Juvies | MTV in Crown Point

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Juvies | MTV in Crown Point

Postby Big Dog » Fri Feb 02, 2007 1:28 pm

Juvies | MTV in Crown Point

The series "Juvies," a documentary about area teens going through Lake County Juvenile Court, is scheduled to begin its run on MTV on Feb. 1.

For several weeks last winter, South Bend native Karen Grau shot 200 rolls of film that were turned into the eight-part series.

Grau and crew followed delinquent teens through Lake County's juvenile court system.

"It's MTV's goal (with this production) to have kids who may find themselves in the same circumstance see the outcome of a wrong decision," Grau said last year.

The Indiana Supreme Court gave Grau, who now lives in Indianapolis, unprecedented access to juvenile court proceedings in 1998.

The series features teens such as a 17-year-old who was arrested for auto theft despite good grades and a great relationship with his family.

Several teens featured in the series have run away and used drugs, some fleeing from police.

All face Lake Juvenile Court Judge Mary Beth Bonaventura, who does what she's charged to do -- help get the teens and families back together and on the right path.
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Judge wants her MTV

Postby Big Dog » Fri Feb 02, 2007 1:30 pm

Judge wants her MTV
DYER: Lake Juvenile Court judge watches 'Juvies' with friends at Rounders
BY RUTHANN ROBINSON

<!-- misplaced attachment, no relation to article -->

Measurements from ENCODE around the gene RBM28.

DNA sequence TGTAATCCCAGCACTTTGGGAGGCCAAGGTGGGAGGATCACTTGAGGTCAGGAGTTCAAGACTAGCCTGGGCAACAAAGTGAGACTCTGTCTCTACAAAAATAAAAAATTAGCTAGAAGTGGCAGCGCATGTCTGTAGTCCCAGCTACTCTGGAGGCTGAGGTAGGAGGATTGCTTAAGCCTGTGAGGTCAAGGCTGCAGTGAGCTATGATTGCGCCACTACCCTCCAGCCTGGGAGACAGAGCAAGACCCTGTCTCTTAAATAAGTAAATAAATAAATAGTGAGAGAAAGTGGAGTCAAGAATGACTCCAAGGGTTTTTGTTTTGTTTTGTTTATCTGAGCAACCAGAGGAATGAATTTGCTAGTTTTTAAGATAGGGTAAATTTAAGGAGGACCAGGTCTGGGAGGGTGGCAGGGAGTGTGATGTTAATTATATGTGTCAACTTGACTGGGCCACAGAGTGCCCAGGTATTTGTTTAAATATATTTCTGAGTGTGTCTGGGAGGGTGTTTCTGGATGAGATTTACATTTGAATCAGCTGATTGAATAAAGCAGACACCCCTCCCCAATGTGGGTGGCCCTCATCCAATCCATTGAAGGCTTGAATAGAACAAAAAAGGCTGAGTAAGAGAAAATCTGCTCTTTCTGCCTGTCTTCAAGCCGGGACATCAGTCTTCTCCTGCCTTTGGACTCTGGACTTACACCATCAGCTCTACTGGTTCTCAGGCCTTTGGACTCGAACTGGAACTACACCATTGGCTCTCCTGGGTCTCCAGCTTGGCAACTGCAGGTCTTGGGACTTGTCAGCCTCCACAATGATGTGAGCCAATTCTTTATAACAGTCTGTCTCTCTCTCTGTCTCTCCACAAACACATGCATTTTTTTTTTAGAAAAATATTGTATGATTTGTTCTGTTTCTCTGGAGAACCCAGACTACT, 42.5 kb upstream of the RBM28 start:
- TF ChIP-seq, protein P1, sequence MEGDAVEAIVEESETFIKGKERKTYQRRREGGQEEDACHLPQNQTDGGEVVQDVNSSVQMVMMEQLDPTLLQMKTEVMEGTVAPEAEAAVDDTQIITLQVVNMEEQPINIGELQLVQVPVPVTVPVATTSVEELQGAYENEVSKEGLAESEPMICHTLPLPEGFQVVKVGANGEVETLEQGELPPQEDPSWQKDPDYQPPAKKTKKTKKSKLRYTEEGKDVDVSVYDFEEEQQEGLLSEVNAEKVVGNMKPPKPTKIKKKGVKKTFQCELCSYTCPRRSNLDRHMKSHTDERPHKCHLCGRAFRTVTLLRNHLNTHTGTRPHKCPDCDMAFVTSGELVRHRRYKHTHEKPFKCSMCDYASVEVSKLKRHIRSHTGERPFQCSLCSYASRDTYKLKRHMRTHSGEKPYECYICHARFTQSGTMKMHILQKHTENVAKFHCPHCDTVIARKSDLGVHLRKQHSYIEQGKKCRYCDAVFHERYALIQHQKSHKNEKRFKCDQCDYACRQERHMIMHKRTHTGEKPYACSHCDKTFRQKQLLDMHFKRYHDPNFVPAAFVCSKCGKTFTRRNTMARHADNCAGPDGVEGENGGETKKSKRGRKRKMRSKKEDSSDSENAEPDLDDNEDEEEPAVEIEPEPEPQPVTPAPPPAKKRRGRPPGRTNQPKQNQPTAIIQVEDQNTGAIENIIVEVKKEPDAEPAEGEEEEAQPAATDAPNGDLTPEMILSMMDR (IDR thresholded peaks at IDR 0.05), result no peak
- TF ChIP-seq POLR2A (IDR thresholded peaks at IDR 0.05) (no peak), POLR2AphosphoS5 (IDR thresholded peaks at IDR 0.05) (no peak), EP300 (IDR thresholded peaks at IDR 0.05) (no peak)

rrobinson@nwitimes.com
219.662.5331

DYER | Appearing on national TV is nothing new for Lake Juvenile Court Judge Mary Beth Bonaventura, now that she's been on the NBC "Today" show.

Still, she gathered with friends at Rounders Stadium Grill in Dyer to watch the premiere episode of the eight-part MTV series "Juvies."

Bonaventura allowed cameras into her court for a few weeks last year to let teen audiences see what happens when kids their age are accused of breaking the law.
"Oh, here's where they talk bad about me," said Bonaventura, who had seen a preview.

"Mean judge," her relative shouted.

Dyer attorney Donald Wruck III and Crown Point attorney Geoffrey Giorgi, who represented several of the juveniles filmed, were also on hand for Thursday's premiere. Juvenile Deputy Prosecutor Kathleen Guzik was at Rounders as well.

Cordell, 18, of Gary, couldn't be bothered with such trappings of fame. There was no viewing party with friends for the Wirt High School senior, whose experience at the Juvenile Detention Center last year on bogus auto theft charges aired Thursday.

Cordell taped the episode because he had to get up early this morning to go on a college tour.

Karissa, 18, of Valparaiso, isn't sure when her episode will air.

Tired of the "high standards" her foster parents expected, Karissa called her then-boyfriend and said she was ready to run. She spent two weeks doing drugs and telling herself she enjoyed the freedom from all the rules.

But when police picked her up at an East Chicago house, Karissa said she was ready to go home.

"I was surprised they went to the trouble to find me," Karissa said Wednesday from her foster parents' house. "I thought they'd be like, 'Whatever. She's gone.' I've never had someone care that much."

South Bend native Karen Grau's Calamari Productions company produced the series.

The Indiana Supreme Court gave Grau unprecedented access to juvenile court procedures in 2003. Since then, Grau's documentaries on the historically closed-door hearings have won several awards and been used to train court personnel.
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